//vol.15-4 Interview: Lucas Sin


Macaroni in the Soup


While exploring the importance of innovation, inclusiveness and open-mindedness in fusion foods, Lucas Sin, a young Hong Kong chef based in Shanghai, explains how he’s taking the homestyle Cha Chaan Teng culture to the world.


In the vibrant city of Hong Kong, Lucas Sin discovered more than a post-colonial metropolis where Eastern and Western cultures intertwine. For him, it was the lively ambience of the local Cha Chaan Teng, the Hong Kong-style diners resonating with chatter and laughter, the comforting, affordable and down-to-earth food, and the tantalising aromas wafting from sizzling wok-fried dishes, that captured his heart.

 「It’s a profound sense of nostalgia and being at home. I constantly crave the simplest dishes found in Hong Kong, like the clear broth beef brisket. I haven’t been able to find the perfect rendition outside of Hong Kong, with the right cut of meat and the perfect broth,」 said Lucas.

Born and raised in Hong Kong, Lucas carried his love of Hong Kong cuisine to the United States during his college years, and his passion for sharing the rich Chinese food culture with a wider and younger group of diners has never waned.

Following his graduation from Yale University and subsequent move to New York in 2017, Lucas co-founded Chinese restaurant brands Junzi and Nice Day with his business partners. They set out to introduce fast-casual Chinese and American-Chinese cuisine to campuses and neighbourhoods in New Haven and New York. Drawing inspiration from fast-food models employed by food chains like Subway and Chipotle, Lucas pioneered a way to bring Chinese home cooking to a wider audience by allowing them to build their own meals and combinations in a bowl. Famous hearty dishes like Sichuan Mapo Tofu and Lion’s Head Meatballs are introduced to their signature rice bowls.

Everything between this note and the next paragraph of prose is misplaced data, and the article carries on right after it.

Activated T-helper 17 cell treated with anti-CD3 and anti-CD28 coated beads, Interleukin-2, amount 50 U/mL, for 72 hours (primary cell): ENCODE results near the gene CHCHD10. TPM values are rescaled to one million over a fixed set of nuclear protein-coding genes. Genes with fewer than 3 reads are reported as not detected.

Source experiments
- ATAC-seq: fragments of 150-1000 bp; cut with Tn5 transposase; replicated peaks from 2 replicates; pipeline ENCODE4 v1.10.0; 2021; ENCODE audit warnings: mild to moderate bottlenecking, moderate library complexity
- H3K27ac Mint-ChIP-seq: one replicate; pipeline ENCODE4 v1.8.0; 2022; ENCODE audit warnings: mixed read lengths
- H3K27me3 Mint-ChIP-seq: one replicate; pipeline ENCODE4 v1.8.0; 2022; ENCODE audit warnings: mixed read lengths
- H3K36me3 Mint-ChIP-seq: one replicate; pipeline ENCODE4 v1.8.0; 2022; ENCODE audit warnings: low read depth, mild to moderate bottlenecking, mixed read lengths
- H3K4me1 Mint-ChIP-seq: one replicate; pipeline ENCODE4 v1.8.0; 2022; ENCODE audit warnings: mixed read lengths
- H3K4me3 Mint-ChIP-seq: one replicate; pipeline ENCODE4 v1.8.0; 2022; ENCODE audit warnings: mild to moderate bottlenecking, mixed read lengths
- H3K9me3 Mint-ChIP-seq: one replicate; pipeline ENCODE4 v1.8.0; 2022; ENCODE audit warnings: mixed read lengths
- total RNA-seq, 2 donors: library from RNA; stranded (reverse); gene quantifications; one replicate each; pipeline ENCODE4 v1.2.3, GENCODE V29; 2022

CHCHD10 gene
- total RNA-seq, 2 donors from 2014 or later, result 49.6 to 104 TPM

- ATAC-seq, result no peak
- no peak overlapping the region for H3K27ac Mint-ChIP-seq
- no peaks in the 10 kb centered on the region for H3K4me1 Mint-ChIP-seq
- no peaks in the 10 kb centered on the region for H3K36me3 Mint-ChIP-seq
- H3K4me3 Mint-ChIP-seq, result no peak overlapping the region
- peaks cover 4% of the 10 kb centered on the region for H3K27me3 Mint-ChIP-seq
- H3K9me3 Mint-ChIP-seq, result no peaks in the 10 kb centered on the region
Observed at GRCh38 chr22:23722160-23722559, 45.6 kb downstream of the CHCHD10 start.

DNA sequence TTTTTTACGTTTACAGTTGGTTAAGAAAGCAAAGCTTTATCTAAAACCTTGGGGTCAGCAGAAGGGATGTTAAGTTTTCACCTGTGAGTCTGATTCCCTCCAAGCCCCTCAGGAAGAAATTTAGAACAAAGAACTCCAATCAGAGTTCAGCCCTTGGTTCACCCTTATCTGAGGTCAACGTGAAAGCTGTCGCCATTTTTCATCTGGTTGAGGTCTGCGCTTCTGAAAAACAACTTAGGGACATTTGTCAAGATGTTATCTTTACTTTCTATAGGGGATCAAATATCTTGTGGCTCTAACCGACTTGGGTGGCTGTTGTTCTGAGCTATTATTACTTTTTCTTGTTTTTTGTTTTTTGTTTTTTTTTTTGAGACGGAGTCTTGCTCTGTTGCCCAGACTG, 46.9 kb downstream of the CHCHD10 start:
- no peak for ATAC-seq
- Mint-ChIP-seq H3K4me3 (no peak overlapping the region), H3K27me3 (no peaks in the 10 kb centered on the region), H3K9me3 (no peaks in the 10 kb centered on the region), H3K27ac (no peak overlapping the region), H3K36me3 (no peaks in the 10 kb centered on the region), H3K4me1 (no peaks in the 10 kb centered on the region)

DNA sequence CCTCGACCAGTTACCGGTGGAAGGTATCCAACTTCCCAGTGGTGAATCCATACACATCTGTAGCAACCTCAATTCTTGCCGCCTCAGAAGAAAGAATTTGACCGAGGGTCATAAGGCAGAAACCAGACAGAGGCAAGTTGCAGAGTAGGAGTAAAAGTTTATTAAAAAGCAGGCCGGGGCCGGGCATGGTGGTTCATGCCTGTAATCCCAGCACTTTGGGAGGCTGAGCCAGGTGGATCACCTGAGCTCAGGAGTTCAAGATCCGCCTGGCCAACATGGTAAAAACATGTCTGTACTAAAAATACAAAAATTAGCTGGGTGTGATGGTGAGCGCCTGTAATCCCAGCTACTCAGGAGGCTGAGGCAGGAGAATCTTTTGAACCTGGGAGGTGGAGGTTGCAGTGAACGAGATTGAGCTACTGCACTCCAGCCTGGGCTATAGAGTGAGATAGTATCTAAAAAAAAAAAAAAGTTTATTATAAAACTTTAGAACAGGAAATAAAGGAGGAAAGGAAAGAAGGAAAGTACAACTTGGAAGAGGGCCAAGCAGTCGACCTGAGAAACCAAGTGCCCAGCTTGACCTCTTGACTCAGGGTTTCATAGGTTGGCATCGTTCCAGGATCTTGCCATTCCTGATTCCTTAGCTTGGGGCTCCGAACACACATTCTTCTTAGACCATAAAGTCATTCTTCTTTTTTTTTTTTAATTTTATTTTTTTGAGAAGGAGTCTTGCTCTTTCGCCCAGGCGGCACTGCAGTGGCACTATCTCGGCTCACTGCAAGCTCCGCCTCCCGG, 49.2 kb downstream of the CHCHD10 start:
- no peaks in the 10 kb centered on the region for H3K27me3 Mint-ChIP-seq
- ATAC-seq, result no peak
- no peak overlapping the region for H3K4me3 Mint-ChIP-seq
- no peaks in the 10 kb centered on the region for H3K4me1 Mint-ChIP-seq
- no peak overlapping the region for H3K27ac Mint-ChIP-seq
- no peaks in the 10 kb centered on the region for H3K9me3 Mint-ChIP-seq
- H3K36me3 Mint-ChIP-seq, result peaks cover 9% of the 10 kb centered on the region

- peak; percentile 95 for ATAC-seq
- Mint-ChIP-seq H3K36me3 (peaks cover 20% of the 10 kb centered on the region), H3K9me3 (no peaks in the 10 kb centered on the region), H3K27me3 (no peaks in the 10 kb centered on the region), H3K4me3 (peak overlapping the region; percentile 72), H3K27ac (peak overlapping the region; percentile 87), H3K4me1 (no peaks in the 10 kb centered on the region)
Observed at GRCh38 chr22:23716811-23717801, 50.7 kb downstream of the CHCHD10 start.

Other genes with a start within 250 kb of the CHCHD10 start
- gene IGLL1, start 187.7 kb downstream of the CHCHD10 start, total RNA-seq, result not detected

After a decade of cooking this type of Chinese food in the US, Lucas decided to embark on a new culinary adventure, shifting gears from New York to Shanghai. Here he began experimenting at various food events and pop-ups. Regularly shuttling between Shanghai and Hong Kong, Lucas dedicated himself to creating innovative recipes and introducing Cha Chaan Teng cuisine to a wider Chinese audience, highlighting how fusion foods can constantly and excitingly evolve. Lucas’s quest for exploring traditional Chinese cuisine and infusing it with elements from diverse cultures and techniques mirrors a significant trend in the food industry today.


Amid global uncertainties, more diners are yearning for authentic local experiences and basic, unpretentious food, says a Unilever and Michelin report, with a renewed interest in authentic regional Chinese cuisines, such as Cantonese food.


Lucas believes in the value of cultural traditions while embracing the opportunity to reinterpret age-old recipes. Having immersed himself in diverse cultures in Hong Kong, New York, and Shanghai, he has gained a unique perspective on the food culture of his hometown and is excited to share the flavours and the warmth of connection associated with it with a broader range of diners.